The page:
But, what else did Happy Mondays bring to that scene, and what do they deliver on this song? Well, I think it has to do with how rock music needed to develop by that time, and how much a sense of the dark side needed to be re-injected into the mix, too. Read more
Listen to this track by synth-pop movers and dark-dance auteurs Depeche Mode. It’s “Personal Jesus”, their return to the top 40 US charting single as taken from 1989’s Violator.
It would be a song that would secure their continued success in North America, and establish them as a key alternative dance pop act that had evolved from their original incarnation of fresh-faced Kraftwerkian synthesists, under the creative guidance of co-founder and original member Vince Clarke. By the end of the 1980s, head writer Martin Gore had successfully steered the band’s material into the darker corners of human experience. This song would be one of the best examples of the establishment of their work as having much darker, psychologically complex themes compared to when they first started out.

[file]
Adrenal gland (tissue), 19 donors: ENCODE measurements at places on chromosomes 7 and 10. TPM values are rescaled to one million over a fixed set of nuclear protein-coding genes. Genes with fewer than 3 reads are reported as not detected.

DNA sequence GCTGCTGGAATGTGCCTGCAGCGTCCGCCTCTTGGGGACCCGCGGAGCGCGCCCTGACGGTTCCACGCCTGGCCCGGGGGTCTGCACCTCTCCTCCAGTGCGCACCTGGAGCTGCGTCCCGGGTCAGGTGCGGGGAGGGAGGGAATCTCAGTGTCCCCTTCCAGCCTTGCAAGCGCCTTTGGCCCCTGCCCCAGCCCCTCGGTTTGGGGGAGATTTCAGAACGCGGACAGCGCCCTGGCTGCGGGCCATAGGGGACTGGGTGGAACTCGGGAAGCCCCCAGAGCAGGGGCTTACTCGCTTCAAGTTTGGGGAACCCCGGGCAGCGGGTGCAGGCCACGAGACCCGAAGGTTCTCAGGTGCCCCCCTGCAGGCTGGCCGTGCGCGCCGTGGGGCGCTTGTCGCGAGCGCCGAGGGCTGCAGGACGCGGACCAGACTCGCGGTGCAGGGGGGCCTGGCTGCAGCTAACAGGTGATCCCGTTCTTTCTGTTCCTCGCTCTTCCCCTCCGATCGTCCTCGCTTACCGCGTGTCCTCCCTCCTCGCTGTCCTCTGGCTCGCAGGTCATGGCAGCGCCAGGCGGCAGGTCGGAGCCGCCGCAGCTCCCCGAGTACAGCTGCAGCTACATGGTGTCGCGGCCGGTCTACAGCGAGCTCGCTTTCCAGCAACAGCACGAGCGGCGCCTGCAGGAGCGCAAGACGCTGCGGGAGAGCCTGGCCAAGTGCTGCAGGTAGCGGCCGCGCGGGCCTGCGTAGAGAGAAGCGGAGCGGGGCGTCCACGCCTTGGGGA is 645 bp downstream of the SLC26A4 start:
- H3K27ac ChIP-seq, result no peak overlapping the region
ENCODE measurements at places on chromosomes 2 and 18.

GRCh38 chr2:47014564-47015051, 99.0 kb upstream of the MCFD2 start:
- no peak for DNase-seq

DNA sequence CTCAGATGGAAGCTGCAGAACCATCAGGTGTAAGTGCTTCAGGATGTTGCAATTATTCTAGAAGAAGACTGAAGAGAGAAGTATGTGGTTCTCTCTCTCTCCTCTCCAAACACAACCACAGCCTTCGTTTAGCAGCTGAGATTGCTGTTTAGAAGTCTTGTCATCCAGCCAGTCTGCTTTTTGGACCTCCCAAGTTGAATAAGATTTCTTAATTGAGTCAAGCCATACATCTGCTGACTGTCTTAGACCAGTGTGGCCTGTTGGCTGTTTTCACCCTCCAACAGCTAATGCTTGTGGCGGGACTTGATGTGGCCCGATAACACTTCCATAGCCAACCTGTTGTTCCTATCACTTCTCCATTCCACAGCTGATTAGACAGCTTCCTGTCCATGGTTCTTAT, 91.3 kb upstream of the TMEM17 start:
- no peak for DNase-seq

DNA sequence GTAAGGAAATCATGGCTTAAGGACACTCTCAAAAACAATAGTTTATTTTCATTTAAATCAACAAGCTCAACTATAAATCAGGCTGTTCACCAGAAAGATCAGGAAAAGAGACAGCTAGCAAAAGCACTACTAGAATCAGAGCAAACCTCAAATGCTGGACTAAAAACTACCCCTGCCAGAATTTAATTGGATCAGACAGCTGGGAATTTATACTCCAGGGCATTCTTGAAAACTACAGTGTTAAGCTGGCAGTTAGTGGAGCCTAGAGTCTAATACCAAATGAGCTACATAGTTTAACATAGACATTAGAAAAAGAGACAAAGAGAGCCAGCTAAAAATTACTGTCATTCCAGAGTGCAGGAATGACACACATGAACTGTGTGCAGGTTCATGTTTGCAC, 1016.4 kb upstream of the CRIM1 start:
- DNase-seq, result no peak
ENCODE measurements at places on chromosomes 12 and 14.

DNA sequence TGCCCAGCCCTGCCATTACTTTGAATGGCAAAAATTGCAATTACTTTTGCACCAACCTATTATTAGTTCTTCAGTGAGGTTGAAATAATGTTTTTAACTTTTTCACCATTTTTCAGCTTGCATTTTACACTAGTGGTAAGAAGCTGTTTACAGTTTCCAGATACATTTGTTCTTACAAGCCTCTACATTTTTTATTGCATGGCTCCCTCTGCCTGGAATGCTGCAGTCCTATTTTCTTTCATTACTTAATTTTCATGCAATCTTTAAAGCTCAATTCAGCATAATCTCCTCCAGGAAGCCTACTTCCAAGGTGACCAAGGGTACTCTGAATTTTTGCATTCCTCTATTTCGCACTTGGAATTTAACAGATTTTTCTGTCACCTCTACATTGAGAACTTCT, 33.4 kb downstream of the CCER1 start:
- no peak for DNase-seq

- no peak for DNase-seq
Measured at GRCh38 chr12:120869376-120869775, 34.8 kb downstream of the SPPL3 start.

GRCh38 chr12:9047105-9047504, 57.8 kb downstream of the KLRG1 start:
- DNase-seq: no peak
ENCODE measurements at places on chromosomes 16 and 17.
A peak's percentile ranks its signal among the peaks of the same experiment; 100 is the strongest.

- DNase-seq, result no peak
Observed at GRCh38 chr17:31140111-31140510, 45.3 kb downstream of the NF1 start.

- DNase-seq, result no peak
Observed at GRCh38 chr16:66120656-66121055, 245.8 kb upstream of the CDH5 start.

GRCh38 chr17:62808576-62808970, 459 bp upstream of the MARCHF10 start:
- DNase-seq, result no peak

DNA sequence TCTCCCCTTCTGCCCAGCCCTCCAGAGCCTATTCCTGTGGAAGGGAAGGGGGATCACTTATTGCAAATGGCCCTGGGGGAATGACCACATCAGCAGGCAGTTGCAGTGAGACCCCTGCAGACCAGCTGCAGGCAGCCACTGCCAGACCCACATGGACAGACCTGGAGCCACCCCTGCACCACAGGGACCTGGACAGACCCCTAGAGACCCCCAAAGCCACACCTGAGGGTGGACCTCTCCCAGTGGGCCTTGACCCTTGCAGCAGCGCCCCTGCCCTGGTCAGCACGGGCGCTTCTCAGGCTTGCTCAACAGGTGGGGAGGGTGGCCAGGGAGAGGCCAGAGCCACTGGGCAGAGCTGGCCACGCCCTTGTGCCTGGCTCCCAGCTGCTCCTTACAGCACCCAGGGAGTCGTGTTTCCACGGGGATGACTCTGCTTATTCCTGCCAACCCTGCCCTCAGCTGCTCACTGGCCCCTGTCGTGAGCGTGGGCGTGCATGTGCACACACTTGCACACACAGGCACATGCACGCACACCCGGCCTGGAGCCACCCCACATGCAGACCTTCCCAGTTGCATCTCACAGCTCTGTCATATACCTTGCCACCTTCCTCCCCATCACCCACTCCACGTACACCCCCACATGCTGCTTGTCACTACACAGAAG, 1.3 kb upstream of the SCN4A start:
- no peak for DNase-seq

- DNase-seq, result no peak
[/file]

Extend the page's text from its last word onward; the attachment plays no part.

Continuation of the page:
For instance, there is a distinct human dynamic outlined in this song that most bands were not exploring in the mainstream; the willingness to be subsumed by another. But, is this just about sexual roleplay tied up in religious imagery as it is often assumed? Or, are there implications that go beyond that? Read more
Listen to this track by dance floor-ready Manchester-based post-punk-meets-techno foursome New Order. It’s “Blue Monday”, a single put out originally in 1983 as a forerunner to their second full-length album; Power, Corruption, and Lies. The song would be re-mixed later in the decade and in decades to follow.
The band would be one that grew out of the ashes of another one, namely Joy Division. That former band would be blessed and cursed, laying down a template which is still followed today with any band interested in minimalist, subterranean, darkly textured guitar music. But with lead singer in Ian Curtis gone too soon as the result of illness and self-destruction, their body of work, potent though it is, would remain small.